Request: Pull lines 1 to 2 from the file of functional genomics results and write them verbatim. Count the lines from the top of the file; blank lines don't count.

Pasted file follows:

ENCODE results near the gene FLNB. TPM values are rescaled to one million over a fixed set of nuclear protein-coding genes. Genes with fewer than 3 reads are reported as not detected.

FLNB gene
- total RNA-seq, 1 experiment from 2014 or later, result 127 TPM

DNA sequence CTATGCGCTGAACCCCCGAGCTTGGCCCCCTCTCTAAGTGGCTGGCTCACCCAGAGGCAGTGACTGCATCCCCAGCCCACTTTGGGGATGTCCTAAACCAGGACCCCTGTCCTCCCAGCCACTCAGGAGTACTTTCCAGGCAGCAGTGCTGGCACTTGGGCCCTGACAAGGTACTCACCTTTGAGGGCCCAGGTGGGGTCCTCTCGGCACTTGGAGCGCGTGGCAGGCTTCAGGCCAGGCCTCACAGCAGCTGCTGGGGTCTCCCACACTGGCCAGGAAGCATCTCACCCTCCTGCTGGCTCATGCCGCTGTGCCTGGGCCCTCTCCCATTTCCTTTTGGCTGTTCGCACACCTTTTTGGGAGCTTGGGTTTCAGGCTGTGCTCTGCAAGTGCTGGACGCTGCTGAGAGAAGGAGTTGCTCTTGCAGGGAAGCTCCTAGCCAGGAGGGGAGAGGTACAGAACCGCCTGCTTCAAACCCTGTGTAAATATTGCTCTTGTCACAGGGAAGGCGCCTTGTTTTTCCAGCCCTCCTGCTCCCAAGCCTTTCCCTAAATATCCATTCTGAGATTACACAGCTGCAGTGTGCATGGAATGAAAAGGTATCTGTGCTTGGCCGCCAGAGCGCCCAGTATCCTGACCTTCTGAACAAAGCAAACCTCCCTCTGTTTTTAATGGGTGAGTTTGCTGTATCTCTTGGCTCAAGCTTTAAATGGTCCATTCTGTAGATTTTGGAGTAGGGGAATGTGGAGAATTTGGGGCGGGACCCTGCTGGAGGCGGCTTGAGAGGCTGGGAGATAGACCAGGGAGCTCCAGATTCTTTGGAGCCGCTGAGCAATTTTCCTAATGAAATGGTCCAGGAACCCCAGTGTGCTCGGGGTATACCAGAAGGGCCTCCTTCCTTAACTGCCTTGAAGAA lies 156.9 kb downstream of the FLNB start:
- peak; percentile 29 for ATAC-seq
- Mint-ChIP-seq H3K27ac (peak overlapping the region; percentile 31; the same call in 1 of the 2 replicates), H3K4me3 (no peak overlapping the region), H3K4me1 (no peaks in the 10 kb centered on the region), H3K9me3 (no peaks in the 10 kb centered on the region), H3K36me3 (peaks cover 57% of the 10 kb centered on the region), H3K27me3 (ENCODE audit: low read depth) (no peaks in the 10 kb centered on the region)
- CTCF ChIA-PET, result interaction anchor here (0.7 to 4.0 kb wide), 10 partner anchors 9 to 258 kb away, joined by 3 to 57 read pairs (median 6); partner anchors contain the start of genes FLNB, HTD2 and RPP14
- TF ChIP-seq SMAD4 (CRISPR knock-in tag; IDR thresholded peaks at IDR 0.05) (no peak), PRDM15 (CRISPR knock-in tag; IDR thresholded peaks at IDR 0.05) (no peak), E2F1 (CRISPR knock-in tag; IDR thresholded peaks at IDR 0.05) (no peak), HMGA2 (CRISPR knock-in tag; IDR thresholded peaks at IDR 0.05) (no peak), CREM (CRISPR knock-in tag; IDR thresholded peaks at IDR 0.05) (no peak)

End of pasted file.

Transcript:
ENCODE results near the gene FLNB. TPM values are rescaled to one million over a fixed set of nuclear protein-coding genes. Genes with fewer than 3 reads are reported as not detected.

FLNB gene